There are twenty-seven poems written about the hospital in this work, and I would have expected some repetition of sentiment, or some place where Henley stops moving forward with each poem, yet it seemed that each poem was fashioned with its own character in mind, with special attention to the scene that was to be attended in each. In "Operation," one of the devices that most carried the weight of description of this scene, was the meter. Each line has four feet, each usually trochee. I though this meter was good for aiding in the expression of several things throughout the poem:

Then they bid you close your eyelids,
And they mask you with a napkin,
And the an~sthetic reaches
Hot and subtle through your being. [lines 5-8]

Here at the beginning of the poem, there is a sort of excited frenzy to which the meter contributes. Do these lines reveal anything about the agency of the speaker that might contribute to a sense of constant unknown? What about the action that is taking place?

Henley, here, places the “and” in a position where it gets more stress since it’s surrounded by strong trochees, what does this seem to contribute to the feeling of bewilderment and fear the speaker seems to be expressing?

On the other hand, almost as if looking from a point of view outside of the speaker- he meter is very straight, yet with a fair amount of authority behind it, and is regulated by the words “and” and “they”, in a very formulaic fashion. Can this stanza be said to convey an impersonal feeling, where the actions taking place are all very simple, as there is no personal harm to be done?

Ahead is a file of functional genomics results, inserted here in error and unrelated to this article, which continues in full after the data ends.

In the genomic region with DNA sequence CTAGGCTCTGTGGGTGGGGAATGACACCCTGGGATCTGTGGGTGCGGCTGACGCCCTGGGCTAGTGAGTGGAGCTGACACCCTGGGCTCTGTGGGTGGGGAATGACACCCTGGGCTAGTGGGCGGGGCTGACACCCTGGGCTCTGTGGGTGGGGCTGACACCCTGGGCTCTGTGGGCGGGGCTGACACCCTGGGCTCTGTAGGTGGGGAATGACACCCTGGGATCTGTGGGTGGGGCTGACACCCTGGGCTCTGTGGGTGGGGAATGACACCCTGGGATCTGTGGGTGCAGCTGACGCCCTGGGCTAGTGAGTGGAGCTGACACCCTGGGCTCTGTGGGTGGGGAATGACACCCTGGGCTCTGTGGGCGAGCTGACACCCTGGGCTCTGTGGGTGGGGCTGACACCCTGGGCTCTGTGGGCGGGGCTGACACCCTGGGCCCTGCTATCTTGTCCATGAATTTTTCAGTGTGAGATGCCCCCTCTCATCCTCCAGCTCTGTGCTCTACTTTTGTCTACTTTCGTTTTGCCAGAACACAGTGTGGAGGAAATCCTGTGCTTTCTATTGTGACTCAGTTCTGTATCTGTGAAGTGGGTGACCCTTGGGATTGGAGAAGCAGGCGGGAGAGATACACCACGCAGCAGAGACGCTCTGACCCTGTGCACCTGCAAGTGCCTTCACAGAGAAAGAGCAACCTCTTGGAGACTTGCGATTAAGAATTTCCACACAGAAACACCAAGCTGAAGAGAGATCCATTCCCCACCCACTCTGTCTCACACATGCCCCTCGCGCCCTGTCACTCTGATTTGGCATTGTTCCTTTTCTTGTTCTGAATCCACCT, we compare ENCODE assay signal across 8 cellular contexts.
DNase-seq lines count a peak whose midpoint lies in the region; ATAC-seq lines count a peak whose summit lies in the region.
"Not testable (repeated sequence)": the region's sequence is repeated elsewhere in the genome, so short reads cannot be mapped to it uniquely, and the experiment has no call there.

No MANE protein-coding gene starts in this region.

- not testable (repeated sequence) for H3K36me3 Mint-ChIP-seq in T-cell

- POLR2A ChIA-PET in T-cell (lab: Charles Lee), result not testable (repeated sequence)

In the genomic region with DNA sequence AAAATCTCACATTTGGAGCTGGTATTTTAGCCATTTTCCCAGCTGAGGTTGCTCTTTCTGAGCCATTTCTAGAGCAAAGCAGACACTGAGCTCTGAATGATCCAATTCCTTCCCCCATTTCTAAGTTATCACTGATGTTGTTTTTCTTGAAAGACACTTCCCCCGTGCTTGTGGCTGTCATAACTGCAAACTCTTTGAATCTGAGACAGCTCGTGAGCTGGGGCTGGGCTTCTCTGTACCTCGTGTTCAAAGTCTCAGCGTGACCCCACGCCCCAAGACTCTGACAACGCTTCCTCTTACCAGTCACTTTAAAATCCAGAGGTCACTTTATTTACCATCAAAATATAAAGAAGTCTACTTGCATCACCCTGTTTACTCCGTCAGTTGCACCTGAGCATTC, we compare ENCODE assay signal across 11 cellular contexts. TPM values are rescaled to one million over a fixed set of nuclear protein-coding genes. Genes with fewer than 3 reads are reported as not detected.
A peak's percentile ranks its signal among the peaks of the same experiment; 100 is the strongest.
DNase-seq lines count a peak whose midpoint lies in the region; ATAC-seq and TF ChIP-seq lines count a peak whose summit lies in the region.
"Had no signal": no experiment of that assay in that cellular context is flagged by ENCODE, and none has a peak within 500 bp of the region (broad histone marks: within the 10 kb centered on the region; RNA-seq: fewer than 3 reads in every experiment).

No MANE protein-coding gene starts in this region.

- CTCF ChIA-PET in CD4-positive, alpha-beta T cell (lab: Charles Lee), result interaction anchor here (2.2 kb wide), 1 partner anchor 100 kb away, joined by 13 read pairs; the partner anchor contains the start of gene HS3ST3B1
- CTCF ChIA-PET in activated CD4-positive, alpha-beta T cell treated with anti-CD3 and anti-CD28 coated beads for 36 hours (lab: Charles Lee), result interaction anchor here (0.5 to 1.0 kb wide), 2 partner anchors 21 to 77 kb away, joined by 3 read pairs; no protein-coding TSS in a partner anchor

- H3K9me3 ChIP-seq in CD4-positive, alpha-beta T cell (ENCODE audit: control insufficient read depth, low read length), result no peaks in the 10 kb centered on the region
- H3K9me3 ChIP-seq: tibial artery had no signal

I found these poems to be on the whole very personal: they are create a very intimate place between the speaker and the reader. What words in this particular stanza help create this feeling of intimate story-telling?

And you gasp and reel and shudder
In a rushing, swaying rapture,
While the voices at your elbow
Fade — receding — fainter — farther. [lines 9-12]

Here, the speaker comes into his own action. Now it seems as if there are two sides of a back-and-forth conflict. Here how does “and” function to maintain a single level of force, while the actual antagonist at this point, which could be said to be the anesthesia, is absent?

What happens at the last line of the stanza? Does the meter change? What do you make of the slower tempo- what does this indicate about the effectiveness of the speaker’s fight? The focus of this device might change once again, by the last stanza...

Till a sudden lull accepts you,
And you sound an utter darkness . . .
And awaken . . . with a struggle . . .
On a hushed, attentive audience. [lines 21-24]

Questions

Who is the protagonist, antagonist, here? Does the speaker have agency? Have the speaker’s goals changed at all over the course of this ordeal, if so, why?

It seems as if the speaker wakes up with the same slowness as he fell under the spell of the anesthetic. It seemed as if that change in tempo signalled a defeat. Why might this be the case; what is the effect of such a move on the poem?

The meter doesn’t ever really change drastically from the control of the trochee, even to the last line awaking to the audience — which is a word that seems to indicate some sort of obligatory performance — what effect does this have on the speaker’s successes and losses over the course of the operation?


W. E. Henley Leading Questions

Last modified 3 December 2003